View Point

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In this installment of View Point, I interviewed  former  Pro Baseball Player, Coach, and Manager, Lou Piniella. 

Mr. Piniella started his career as  an outfielder in the major leagues. He played sixteen seasons with the Baltimore Orioles, Cleveland Indians, Kansas City Royals and New York Yankees. During his playing career, he was named AL Rookie of the Year in 1969 and captured two World Series championships with the Yankees in 1977 and 1978.

He was nicknamed "Sweet Lou", both for his swing as a major league hitter and, facetiously, to describe his demeanor as a player and manager.

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You were a player, a coach a manager and a broadcaster? What career did you like the most, and why? 
“Well playing was by far the most fun. Managing had a lot of responsibilities. Broadcasting is Okay, but playing definitly is the most fun. You get to play with a lot of great players. You can make a lot of great friendships. I had the opportunity to play on many championship teams, so playing was by far the most fun for me, “

What piece of advice were you given at an early age that you value most today? 
“To work hard, pay attention to my teachers and my coaches, and to never give up on myself and to keep striving to get better.”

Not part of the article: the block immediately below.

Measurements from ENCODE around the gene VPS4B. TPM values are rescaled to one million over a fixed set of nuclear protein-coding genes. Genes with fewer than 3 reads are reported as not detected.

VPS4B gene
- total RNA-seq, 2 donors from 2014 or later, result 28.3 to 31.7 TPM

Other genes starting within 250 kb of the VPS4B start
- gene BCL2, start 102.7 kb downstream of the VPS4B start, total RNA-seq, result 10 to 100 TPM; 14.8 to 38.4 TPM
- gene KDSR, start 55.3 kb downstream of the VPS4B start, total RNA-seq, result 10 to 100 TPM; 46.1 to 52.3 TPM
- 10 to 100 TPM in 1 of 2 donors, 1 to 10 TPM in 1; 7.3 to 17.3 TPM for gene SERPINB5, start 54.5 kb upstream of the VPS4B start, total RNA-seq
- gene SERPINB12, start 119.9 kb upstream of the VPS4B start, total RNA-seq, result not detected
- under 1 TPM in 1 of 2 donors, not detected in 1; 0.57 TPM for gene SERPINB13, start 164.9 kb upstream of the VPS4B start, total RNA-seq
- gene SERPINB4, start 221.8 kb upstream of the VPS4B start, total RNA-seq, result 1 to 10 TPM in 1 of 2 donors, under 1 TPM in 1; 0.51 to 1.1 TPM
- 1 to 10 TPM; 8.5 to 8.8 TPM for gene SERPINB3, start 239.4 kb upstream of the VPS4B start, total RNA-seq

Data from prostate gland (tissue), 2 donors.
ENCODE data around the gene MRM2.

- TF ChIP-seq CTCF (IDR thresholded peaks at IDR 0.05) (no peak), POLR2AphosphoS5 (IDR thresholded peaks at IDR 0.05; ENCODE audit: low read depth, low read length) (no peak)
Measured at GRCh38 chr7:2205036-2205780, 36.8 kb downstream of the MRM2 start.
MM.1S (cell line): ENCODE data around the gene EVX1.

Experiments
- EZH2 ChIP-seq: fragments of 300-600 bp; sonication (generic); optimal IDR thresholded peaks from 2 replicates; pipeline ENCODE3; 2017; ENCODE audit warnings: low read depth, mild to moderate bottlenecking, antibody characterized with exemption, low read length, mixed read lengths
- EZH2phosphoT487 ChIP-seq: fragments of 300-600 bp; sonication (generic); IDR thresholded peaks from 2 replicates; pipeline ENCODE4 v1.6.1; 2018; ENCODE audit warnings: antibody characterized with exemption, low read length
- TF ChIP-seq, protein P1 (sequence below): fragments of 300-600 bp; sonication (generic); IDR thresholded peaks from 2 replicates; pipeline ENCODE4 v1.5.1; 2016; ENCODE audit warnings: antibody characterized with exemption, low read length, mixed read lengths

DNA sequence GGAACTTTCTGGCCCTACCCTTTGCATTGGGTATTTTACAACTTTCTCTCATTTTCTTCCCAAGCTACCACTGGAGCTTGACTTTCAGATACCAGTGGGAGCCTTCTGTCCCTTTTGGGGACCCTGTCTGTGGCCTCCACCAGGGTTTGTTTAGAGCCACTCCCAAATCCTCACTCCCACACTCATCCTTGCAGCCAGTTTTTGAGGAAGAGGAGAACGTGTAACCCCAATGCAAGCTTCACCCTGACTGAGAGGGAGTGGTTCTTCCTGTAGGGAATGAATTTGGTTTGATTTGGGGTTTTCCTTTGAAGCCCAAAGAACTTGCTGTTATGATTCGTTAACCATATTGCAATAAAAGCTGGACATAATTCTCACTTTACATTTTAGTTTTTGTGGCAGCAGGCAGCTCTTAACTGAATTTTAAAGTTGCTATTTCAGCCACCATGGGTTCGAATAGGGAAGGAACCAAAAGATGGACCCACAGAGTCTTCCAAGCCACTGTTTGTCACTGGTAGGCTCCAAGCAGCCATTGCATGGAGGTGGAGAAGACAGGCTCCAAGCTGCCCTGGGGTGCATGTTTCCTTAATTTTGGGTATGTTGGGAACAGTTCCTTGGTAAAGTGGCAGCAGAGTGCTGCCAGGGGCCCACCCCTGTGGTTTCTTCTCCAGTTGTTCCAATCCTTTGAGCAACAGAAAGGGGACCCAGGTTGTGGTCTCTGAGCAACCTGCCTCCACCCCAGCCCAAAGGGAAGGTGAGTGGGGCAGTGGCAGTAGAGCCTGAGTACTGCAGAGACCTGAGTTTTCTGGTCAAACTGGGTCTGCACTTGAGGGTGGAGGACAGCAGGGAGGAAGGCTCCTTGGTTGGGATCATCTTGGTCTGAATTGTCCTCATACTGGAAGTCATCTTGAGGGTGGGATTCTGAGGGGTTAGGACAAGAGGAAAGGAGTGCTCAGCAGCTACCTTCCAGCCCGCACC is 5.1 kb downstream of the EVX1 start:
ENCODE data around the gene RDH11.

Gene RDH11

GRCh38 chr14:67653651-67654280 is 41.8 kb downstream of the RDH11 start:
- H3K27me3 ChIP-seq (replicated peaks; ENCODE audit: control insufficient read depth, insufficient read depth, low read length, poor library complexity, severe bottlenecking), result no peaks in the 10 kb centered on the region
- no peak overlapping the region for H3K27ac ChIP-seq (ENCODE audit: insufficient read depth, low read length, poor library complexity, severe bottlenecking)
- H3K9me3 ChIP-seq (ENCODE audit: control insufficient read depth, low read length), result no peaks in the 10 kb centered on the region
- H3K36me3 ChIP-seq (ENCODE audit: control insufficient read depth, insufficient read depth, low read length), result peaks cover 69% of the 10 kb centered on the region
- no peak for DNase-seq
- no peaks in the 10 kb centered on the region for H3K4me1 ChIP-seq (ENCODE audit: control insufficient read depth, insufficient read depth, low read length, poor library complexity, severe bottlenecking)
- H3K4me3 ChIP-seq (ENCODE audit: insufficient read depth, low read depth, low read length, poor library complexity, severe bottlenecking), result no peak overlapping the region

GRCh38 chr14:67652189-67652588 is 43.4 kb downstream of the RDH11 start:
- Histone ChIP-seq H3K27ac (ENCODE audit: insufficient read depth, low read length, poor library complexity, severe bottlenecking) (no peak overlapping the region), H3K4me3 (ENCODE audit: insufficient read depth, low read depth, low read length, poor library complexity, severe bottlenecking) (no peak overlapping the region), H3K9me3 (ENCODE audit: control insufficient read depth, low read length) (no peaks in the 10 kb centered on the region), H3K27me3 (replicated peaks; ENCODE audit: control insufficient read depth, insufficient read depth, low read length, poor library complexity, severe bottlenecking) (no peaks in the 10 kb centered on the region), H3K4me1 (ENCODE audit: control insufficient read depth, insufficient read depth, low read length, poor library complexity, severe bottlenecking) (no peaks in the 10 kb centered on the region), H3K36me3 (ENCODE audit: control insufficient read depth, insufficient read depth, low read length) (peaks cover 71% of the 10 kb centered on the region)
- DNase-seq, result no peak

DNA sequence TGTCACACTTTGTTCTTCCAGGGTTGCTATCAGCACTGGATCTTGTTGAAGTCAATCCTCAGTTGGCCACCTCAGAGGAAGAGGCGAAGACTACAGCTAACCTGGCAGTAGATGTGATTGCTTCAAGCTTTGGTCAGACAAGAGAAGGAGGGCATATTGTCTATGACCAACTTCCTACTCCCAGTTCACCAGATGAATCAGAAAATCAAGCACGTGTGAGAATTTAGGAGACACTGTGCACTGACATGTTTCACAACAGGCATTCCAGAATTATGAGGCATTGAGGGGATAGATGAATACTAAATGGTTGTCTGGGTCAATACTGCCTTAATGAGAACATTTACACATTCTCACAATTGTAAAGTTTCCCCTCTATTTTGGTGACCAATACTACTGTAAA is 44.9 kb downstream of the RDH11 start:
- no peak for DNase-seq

What memory out of your entire career in baseball, was your favorite?
“I have many. I really had. My first at bat in the big leagues. I played six full years in the minors, so I, I struggled to get to the big leagues, I really did. First at bat for the Kansas City Royals in 1969, First championship we won, the Yankees in 1977. And then the 90’s Season with the Reds, world championship in 1990. 

Who was the biggest influence on your life? Why? 
“Probably my mom. She encouraged me. You know,  she loved baseball. So she was somewhat of a coach, but the encouragement she gave me was second to none. 

What is the one thing you wish you knew as a teenager that you know now? 
Well a lot of things? A whole lot of things. There’s no substitute for experience and going through the trials and tribulations of life. At age 16, 17, you’re a young bull who wants to go through the wall. When you’re 73 years old like I am now, you slow things down. You think things down a little more, thoroughly before embarking. Yannno, taking your time,  and  assessing  things. I think that’s probably the most important thing. Don’t be so quick and rash in making decisions and think things out rationally, more rationally.